Central Banks Are Put To Test
Central bankers believe that by setting an inflation target, they establish credibility for themselves and help individuals and businesses plan in ways that will keep inflation under control. As the practice of inflation targeting extended from New Zealand in 1990 to Europe and to the United States and Japan in 2012 and 2013, the idea looked to be backed by swaths of empirical data.
- Central bankers are now facing the first direct test of how well that monetary policy strategy works once prices have exploded, and how tightly they'll enforce it if harm to their economy worsens
- They attribute decades of stable prices to the implementation of a 2% inflation target and up until the end of 2020, inflation was generally under control
- However, this also occurred at a time when demographic, technological, and globalisation trends were favorable
However, current trends may not be as favourable as many companies seek to decouple from China, Europe has given up on Russian gas and supply shocks continue to batter the world economy.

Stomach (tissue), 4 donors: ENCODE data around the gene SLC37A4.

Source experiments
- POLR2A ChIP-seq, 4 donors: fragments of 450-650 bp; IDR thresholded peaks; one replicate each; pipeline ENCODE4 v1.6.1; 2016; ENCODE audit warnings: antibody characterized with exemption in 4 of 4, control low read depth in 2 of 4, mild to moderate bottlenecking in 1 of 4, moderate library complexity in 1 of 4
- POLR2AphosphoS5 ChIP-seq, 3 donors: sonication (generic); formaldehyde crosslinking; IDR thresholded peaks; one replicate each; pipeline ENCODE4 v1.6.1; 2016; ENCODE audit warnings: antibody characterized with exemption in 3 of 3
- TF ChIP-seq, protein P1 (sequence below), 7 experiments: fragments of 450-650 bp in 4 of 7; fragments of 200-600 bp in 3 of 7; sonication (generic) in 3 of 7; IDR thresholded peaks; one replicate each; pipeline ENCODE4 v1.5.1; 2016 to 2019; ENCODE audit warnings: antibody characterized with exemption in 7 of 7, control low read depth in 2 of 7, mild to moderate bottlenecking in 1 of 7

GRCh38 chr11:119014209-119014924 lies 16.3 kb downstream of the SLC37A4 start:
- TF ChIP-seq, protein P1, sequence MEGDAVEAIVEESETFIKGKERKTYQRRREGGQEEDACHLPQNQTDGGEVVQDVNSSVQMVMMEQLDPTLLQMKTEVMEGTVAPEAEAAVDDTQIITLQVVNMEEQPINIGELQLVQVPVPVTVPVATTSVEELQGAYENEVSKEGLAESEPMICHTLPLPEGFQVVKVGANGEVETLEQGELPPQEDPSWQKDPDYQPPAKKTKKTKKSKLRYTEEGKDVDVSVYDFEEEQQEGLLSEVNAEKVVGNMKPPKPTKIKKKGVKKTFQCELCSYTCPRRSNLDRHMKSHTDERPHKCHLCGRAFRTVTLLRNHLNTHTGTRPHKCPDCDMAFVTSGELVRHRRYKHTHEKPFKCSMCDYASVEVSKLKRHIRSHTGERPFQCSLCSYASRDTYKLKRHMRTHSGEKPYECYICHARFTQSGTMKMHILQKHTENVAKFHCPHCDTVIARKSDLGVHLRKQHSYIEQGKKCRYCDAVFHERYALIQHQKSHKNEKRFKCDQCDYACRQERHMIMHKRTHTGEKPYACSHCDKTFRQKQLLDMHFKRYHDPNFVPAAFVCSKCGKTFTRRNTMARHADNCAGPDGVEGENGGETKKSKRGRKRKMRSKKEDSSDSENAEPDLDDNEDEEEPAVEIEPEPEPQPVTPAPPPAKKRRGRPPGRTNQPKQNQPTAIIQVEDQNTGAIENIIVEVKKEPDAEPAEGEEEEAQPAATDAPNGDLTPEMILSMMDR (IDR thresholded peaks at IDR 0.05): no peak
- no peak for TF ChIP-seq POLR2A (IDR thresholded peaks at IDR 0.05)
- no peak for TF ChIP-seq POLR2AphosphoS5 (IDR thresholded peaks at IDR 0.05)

Some Sort Of Confidence
After the high inflation of the 1970s and 1980s, policymakers realized the need to establish their own credibility in the battle against inflation. They considered sticking to a proclaimed inflation target as an easy way to do both: set public expectations and develop confidence.
- There is a general agreement that mild price increases are good for an economy, even though some inflation hawks still insist that the ideal level would be zero
- It allows businesses to adjust "actual" labor costs without having to reduce hiring, and it gives central banks more leeway to handle economic downturns through interest rate decreases as opposed to bond purchases and other unconventional measures once policy rates reach zero or close to zero
- Still, the 2% figure is not particularly significant in itself and although it is now the norm around the world, it was more of a best guess about an inflation rate that would capture the advantages central banks see in setting some sort of target - all while remaining low enough that the public wouldn't notice
Despite making significant adjustments over time to its "Statement on Long-Run Goals and Monetary Policy Strategy" the U.S. central bank has never looked back on that inflation target on the grounds that a promise is a promise.
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